Posts Tagged ‘intelligence’


As is now well-known, scores on “intelligence” tests rose strongly over the last few generations, world-wide – this is the “Flynn Effect.” One striking anomaly, however, appears in American data: slumping students’ scores on academic achievement tests like the SAT. Notes of the decline starting in the 1960s sparked a lot of concern and hand-wringing. A similar decline is evident among adult respondents to the General Social Survey. The GSS gives interviewees a 10-item, multiple choice vocabulary test. (Practically speaking, vocabulary tests yield pretty much the same results as intelligence tests.) In over 40 years of the survey, a pattern emerged: Correct scores rose from the generations born around 1900 to the generations born around 1950 and then dropped afterwards. Are recently-born cohorts dumber – or, at least, less literate – than their parents and grandparents?

A new study presented to the American Sociological Association in August [published version, 2016, here] by Shawn Dorius (Iowa State), Duane Alwin (Penn. State), and Juliana Pacheco (U. of Iowa) tested a hunch several researchers have had about the generational pattern in the GSS vocabulary test – that words have histories.


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Getting Smarter

“Human nature” appears to be one of the few constants in a world of rapid social change. We assume that an American transported from, say, 1900 would have pretty much the same character, instincts, impulses, and mind as an American today. But on at least one important dimension of human nature, there is considerable evidence of major and rapid change in the last century: cognitive skills. In a recent column for the Boston Review — linked here — I expand an earlier blog post on how people seem to have been getting “smarter” over recent generations.

Update (12/11/17)

In a 2017 article, James Flynn and Michael Shayer report evidence that intelligence test scores may be dropping in northern Europe since about the turn of the century (but not–so far– in the U.S.). The changes are complex and vary by kind of test and vary by specific age groups. But, it may be, the authors suggest, that the sorts of social developments that encouraged cognitive development in the general population over the twentieth century have played out. Also, new developments, such as reduced need for some sorts of cognitive skills thanks to new technologies, may weaken the cognitive growth that comes from cognitive demands. At a broader level, the authors point out that what is similar for both the growth and now seeming stall of test scores is how they respond to very particular social conditions. (6/13/18:  And see here for further analysis.)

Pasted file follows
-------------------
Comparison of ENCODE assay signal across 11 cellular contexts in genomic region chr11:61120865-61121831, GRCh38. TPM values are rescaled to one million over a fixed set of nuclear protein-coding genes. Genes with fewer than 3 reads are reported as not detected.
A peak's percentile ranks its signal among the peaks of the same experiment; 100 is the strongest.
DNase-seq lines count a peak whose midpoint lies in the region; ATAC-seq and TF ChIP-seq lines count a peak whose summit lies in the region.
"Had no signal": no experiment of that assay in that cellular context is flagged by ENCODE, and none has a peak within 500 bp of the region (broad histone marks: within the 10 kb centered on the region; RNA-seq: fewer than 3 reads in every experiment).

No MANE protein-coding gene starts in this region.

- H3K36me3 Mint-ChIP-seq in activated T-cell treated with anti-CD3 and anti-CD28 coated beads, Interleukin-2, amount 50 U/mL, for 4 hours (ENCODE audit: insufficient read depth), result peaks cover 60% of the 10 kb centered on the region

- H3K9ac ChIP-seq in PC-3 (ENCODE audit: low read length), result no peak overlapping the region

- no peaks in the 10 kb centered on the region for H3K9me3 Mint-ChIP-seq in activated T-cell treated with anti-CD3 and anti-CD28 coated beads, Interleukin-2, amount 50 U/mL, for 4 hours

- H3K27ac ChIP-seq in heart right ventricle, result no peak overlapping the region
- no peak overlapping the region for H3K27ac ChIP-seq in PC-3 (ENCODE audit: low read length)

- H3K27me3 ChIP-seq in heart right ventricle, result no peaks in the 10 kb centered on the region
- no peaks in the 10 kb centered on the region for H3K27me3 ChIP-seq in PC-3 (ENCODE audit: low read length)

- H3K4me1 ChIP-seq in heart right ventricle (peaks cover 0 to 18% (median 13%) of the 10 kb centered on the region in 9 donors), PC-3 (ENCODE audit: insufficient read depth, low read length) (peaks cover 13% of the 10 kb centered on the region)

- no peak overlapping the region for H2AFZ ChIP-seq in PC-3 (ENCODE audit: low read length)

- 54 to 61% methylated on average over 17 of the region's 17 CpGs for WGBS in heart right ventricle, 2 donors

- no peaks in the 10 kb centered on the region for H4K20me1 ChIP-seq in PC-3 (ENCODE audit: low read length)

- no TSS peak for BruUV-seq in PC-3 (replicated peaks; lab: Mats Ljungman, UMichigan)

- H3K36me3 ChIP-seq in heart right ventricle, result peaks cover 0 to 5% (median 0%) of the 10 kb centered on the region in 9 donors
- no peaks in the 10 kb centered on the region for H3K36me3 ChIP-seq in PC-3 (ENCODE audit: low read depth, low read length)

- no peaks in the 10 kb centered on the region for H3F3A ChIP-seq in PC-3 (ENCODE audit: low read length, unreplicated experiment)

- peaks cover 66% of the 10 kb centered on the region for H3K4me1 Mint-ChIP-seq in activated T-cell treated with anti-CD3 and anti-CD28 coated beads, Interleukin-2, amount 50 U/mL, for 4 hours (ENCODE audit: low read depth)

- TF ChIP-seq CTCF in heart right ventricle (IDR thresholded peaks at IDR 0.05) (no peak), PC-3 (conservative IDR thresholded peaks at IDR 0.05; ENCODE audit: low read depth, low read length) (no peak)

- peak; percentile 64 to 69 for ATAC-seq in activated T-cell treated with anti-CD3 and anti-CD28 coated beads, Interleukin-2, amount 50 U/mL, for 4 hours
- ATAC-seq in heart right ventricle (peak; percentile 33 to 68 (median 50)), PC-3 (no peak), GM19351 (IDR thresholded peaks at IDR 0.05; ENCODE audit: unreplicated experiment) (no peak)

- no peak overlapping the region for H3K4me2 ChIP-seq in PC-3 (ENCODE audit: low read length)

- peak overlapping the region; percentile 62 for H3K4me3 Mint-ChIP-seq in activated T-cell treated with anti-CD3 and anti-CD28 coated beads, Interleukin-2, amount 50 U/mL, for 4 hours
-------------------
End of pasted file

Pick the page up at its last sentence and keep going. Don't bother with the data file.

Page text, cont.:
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We’re All Geniuses

Old professors – and old non-professors, too – often complain about the younger generation’s illiteracy and philistinism. They sure don’t read newspapers as we did and they often can’t tell the difference between the world wars as we can. One study calculated that vocabulary knowledge – highly correlated with intelligence test scores – has declined since peaking with the generation born in the 1940s. (My gang!)

Yet, there’s much nostalgia and some bias here. (The vocabulary test was designed by people largely in that 1940s generation.) Considerable research on tests of all sorts suggests that, contrary to we geezer’s complaints,

Source: Wilderdom.com via Creative Commons

Americans have been getting more “intelligent” over the generations. But those findings, in turn, require us to confront what we mean by “intelligent” and to ask whether Americans today are wiser than their great-grandparents.


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